Old Man Art
IGNCA prepares to felicitate the still sprightly
painter-sculptor on his hundredth birthday
his meticulously sculpted beard and swaggering moustache, his deep-set
eyes and erect frame, he remains-even at 100-an active, genial and handsome
man. Till but a few years ago he would drive his own car though these
days, much to his irritation, he has to be ferried by friends and relatives.
Residents of the Hazrat Nizamuddin area in Delhi can still see him most
mornings at around 7.30 a.m. taking a brisk walk around Humayun's Tomb
before returning for breakfast by nine. "It is such a delight to
start my day by greeting this familiar figure who symbolises so many vanishing
values that we cherish," says painter Anjolie Ela Menon, who lives
in the vicinity.
Bhavesh Chandra Sanyal, painter-sculptor and
guru to three generations of Indian artists, is to be felicitated by the
revamped Indira Gandhi National Centre for the Arts (IGNCA) on April 22.
Menon, a trustee of the IGNCA, is organising a special exhibition as a
tribute, for which 100 artists have contributed a work each. The proceeds
of the show will go to the Nora Centre for the Arts at Andhretta in Himachal
Pradesh, a dream of Sanyal and his eccentric friend, the late "memsahib"
of Punjabi theatre, Nora Richards.
The morning walk over, it's breakfast time at
the Sanyal household. "The newspaper, like morning tea, is a habit
difficult to give up," he complains, adding, "these days I can
only read the headlines, and all this loot, murder and rape! Poor Bharat
Mata!" The grand mascot of Indian art is not amused. Looking back
over the decades, what would he recommend to aspiring artists today? "Don't
think of taking up art as a profession," he replies flatly without
A colourful life: The artist's self-portrait
Both the purpose and practice of art have changed
so radically since the early 1920s when he was a student at the Government
School of Art, Calcutta, that the doyen is bewildered and ill at ease.
But he quickly clarifies his view. "Art students today are much more
aware and better educated than they used to be. There was a time when
you were sent to an art school if you failed at everything else!"
Besides, he also points out, art today is reflective of the social situation:
"If confusion and corruption mark our lives generally, the artist
can only image that." It is no longer the purpose of art to depict
a picturesque utopia.
Born in Dibrugarh, Assam, on April 22, 1902,
Sanyal came into his own in 1929 when he was asked by a Punjabi firm by
the name of Krishna Plaster Works to go to Lahore to make a bust of Lala
Lajpat Rai (who had died after a police lathi charge a year earlier),
timed for a Congress session. A marvellous and witty raconteur, Sanyal
retells tales of those early days in Lahore with deadpan humour.
Krishna Plaster Works, it turned out, supplied
zoological and botanical plaster models to educational institutions. Had
this ambitious young sculptor travelled 900 miles to prepare laboratory
models in Lahore? Oh no, that was their routine business, "But now
we wish to break new ground," assured the owner, "We wish to
capitalise on the overwhelming popularity of Lala Lajpat Rai, and with
your assistance a huge fortune can be made. I will make you my partner
... I want to see a bust of Lalaji in every Punjabi home." Besides,
a full-scale statue of Lalaji was to be unveiled by Jawaharlal Nehru at
the forthcoming Congress session and Sanyal would be responsible for making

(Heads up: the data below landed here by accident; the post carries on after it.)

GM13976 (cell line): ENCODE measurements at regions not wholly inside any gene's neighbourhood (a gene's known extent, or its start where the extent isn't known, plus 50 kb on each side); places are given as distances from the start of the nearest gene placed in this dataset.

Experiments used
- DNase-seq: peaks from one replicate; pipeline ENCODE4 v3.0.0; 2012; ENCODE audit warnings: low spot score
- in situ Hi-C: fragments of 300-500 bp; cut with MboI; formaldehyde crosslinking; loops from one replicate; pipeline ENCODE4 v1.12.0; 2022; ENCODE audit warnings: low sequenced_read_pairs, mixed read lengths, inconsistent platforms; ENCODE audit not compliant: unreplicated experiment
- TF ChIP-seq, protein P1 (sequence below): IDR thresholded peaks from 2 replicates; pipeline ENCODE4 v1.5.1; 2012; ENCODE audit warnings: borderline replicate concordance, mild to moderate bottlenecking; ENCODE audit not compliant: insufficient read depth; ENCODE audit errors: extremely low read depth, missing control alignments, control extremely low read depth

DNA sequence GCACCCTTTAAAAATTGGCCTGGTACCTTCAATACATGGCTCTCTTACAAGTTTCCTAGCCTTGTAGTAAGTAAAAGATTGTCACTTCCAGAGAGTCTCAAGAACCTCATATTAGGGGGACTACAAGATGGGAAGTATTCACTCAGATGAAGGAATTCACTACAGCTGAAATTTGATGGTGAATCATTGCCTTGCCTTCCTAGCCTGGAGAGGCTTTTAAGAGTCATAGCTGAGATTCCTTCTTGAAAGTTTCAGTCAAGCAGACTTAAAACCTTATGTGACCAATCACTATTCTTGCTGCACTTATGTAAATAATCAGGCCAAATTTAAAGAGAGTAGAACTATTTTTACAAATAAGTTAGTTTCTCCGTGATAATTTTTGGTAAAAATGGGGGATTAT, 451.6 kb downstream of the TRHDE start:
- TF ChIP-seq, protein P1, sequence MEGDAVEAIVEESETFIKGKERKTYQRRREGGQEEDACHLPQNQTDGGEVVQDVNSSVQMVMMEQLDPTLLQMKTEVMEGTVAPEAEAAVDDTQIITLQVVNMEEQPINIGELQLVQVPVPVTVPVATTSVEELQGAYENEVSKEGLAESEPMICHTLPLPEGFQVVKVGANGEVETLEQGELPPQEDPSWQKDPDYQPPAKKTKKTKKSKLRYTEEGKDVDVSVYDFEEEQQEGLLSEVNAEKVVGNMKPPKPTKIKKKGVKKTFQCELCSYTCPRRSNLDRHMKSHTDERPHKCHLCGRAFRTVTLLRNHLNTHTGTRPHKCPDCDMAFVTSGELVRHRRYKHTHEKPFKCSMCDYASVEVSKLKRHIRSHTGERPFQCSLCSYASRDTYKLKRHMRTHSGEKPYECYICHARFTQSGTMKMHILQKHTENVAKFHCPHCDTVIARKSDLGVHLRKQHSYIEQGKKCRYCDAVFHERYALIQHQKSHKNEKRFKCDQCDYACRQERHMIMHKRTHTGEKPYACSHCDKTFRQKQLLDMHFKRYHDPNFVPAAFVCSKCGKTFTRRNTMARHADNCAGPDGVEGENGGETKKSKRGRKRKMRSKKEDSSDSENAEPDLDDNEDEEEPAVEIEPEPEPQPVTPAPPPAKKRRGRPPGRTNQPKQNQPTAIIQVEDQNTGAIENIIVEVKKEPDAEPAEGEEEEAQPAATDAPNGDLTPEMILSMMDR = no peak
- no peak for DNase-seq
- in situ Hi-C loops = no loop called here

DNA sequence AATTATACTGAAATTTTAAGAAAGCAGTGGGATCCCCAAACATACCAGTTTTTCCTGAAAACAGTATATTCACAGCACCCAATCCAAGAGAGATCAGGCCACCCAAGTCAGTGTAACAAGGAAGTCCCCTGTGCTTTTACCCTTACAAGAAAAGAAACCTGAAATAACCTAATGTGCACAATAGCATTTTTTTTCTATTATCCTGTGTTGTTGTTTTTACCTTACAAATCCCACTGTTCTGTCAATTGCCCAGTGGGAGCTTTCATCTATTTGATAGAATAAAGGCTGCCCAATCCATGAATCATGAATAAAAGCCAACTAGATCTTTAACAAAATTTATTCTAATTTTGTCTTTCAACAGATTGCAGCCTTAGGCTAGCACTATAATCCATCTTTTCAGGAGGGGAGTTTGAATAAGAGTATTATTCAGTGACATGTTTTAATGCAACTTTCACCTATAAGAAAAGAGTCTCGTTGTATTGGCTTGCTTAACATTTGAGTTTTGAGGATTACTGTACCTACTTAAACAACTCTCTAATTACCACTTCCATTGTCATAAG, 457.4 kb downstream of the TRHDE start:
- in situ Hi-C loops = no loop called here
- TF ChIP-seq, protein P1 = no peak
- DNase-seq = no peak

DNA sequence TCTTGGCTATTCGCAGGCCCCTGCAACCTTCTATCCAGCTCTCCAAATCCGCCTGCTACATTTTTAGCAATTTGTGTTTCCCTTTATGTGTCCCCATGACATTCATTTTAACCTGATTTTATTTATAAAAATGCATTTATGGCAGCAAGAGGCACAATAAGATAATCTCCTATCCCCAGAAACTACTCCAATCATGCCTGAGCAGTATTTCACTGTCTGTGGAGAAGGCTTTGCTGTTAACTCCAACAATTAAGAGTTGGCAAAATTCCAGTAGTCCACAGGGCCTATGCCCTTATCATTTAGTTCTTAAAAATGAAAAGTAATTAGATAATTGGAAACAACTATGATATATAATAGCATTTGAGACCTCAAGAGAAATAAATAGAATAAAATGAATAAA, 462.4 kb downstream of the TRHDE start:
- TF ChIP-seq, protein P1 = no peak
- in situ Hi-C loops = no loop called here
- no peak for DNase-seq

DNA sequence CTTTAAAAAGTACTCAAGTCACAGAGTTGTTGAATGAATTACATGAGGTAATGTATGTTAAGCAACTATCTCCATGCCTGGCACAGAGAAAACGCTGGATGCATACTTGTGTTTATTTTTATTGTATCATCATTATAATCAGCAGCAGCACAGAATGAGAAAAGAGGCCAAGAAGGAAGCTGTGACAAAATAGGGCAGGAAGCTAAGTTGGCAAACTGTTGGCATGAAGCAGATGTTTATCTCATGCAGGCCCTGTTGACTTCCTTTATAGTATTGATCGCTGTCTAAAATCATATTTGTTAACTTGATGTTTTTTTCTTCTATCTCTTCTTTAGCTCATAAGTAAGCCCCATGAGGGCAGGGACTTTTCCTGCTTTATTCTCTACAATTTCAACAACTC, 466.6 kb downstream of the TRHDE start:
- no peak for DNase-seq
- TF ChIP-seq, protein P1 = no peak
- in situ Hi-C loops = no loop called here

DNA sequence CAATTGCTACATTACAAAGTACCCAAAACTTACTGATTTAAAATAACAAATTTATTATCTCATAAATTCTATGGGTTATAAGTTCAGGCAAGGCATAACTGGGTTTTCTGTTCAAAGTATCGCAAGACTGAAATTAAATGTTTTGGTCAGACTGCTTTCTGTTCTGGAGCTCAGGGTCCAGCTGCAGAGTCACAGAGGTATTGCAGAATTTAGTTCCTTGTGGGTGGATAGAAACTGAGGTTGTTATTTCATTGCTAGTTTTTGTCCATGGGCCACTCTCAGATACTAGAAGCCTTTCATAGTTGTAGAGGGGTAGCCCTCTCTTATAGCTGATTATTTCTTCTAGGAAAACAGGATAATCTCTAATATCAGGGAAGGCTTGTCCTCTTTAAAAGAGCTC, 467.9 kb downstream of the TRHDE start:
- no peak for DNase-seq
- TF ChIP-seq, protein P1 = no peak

that as well.
Sanyal stayed on in Lahore for 18 long and eventful
years till the partition of India in 1947. He had joined the faculty of
the famous Mayo School of Arts and later set up his own atelier, the Lahore
School of Fine Arts, in 1937. His school-cum-studio became a lively salon
for artists, writers, theatre people and left-wing intellectuals to meet
and exchange ideas. A keen organiser of art events, he was actively involved
in organising the early exhibitions of artists like Sudhir Khastagir,
Paritosh Sen, Kanwal Krishna and also the posthumous exhibition by Amrita
Sher-Gil in 1945.
Arriving in Delhi with his actress wife Snehlata
and daughter Amba "with just the clothes that we were wearing"
he soon joined what was then the Delhi Polytechnic (now upgraded to the
College of Art) at Kashmiri Gate as its principal. "He created the
most wonderful atmosphere any art student could wish for," recalls
senior artist Paramjit Singh who studied there along with many other important
names of the art world. "He gathered some great teachers and artists
including Sailoz Mukherjea, Biren De and Avinash Chandra and was a very
liberal principal." Sanyal was also generous and affectionate to
his students, as painter Arpita Singh remembers: "When I could not
afford to pay for myself, he gave me the money to go on the college tour
to Ajanta and Ellora." Those were definitely Sanyal's finest years.
As an artist Sanyal will remain a great portraitist
in both painting and sculpture. His eye for posture and rhythm in form
is indeed remarkable. His role as a catalyst and orchestrator of the creative
momentum alone could be marked as a great contribution. Revelling in multiculturalism
he ensured space for a creative dialogue across the arts. He founded the
Delhi Shilpi Chakra, a highly active artists' cooperative-adda-gallery
all rolled into one. But Sanyal was not always a great judge of human
character as his choice of successors both at the Shilpi Chakra and the
College of Art later proved. The former is no longer an art institution,
with its prime space having been usurped for other businesses.
As the man who created and nurtured so many
active and seminal institutions enters his 100th year, it is perhaps time
to acknowledge the institution he has become in his own lifetime.